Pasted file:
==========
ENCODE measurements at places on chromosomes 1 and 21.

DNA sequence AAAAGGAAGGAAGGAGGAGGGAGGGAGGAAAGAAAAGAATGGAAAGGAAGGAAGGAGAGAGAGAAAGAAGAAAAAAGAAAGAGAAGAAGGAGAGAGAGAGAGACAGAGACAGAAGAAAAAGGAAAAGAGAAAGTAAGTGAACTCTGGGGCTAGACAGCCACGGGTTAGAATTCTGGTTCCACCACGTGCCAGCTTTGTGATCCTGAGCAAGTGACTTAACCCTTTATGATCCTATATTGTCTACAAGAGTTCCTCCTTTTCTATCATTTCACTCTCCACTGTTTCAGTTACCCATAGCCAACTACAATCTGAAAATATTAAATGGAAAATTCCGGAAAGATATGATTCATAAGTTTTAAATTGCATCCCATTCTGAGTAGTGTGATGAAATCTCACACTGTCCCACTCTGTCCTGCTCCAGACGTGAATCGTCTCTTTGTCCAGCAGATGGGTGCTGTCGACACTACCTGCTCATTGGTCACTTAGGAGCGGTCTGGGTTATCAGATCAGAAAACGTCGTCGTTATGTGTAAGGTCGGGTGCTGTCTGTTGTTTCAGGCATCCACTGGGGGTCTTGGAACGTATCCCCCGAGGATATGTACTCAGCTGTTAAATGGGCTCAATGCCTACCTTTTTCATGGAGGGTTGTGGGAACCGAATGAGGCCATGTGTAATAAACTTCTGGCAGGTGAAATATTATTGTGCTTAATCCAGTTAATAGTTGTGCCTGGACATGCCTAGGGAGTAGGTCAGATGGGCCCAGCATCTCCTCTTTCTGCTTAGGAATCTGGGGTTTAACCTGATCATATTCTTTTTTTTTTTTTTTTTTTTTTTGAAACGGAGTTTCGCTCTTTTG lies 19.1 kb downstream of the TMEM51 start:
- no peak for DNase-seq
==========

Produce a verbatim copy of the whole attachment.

ENCODE measurements at places on chromosomes 1 and 21.

DNA sequence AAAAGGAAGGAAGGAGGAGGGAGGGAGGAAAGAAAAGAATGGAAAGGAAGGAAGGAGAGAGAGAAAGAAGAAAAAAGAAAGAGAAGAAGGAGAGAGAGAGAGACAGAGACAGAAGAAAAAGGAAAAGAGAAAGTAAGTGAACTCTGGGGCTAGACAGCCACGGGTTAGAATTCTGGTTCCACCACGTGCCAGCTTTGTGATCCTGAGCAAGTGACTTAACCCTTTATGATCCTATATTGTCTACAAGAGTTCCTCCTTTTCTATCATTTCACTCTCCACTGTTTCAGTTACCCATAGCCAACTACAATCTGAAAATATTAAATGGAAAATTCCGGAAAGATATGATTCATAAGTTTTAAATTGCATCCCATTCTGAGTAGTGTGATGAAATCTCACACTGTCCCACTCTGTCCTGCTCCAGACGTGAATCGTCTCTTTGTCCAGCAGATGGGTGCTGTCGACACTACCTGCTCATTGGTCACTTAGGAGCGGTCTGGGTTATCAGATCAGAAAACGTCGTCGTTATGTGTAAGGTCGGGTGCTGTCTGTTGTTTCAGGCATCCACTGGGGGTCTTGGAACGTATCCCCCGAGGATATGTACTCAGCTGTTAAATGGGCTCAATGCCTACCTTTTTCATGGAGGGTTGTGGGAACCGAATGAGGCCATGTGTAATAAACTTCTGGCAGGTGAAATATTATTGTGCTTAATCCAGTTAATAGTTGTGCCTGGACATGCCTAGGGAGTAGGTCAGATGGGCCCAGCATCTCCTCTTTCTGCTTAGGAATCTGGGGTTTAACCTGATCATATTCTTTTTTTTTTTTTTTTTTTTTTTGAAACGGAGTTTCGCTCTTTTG lies 19.1 kb downstream of the TMEM51 start:
- no peak for DNase-seq